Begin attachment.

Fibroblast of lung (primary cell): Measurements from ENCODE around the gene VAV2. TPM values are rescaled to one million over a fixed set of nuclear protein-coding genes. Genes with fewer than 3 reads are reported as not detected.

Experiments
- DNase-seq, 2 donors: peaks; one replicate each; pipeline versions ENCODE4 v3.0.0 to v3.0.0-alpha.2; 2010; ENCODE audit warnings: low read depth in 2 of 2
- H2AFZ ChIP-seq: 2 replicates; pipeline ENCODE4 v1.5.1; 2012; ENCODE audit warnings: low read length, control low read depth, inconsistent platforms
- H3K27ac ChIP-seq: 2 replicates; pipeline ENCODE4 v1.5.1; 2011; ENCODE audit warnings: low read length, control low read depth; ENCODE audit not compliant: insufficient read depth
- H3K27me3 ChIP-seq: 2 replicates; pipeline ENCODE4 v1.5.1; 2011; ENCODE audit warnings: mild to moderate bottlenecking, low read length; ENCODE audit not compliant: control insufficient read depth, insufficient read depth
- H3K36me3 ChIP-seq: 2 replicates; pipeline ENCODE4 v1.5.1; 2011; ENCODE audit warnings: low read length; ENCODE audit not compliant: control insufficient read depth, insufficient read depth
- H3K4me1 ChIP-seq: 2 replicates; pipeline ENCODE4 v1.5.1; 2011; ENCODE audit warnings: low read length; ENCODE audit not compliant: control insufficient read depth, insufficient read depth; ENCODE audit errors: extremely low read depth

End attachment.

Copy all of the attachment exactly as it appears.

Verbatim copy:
Fibroblast of lung (primary cell): Measurements from ENCODE around the gene VAV2. TPM values are rescaled to one million over a fixed set of nuclear protein-coding genes. Genes with fewer than 3 reads are reported as not detected.

Experiments
- DNase-seq, 2 donors: peaks; one replicate each; pipeline versions ENCODE4 v3.0.0 to v3.0.0-alpha.2; 2010; ENCODE audit warnings: low read depth in 2 of 2
- H2AFZ ChIP-seq: 2 replicates; pipeline ENCODE4 v1.5.1; 2012; ENCODE audit warnings: low read length, control low read depth, inconsistent platforms
- H3K27ac ChIP-seq: 2 replicates; pipeline ENCODE4 v1.5.1; 2011; ENCODE audit warnings: low read length, control low read depth; ENCODE audit not compliant: insufficient read depth
- H3K27me3 ChIP-seq: 2 replicates; pipeline ENCODE4 v1.5.1; 2011; ENCODE audit warnings: mild to moderate bottlenecking, low read length; ENCODE audit not compliant: control insufficient read depth, insufficient read depth
- H3K36me3 ChIP-seq: 2 replicates; pipeline ENCODE4 v1.5.1; 2011; ENCODE audit warnings: low read length; ENCODE audit not compliant: control insufficient read depth, insufficient read depth
- H3K4me1 ChIP-seq: 2 replicates; pipeline ENCODE4 v1.5.1; 2011; ENCODE audit warnings: low read length; ENCODE audit not compliant: control insufficient read depth, insufficient read depth; ENCODE audit errors: extremely low read depth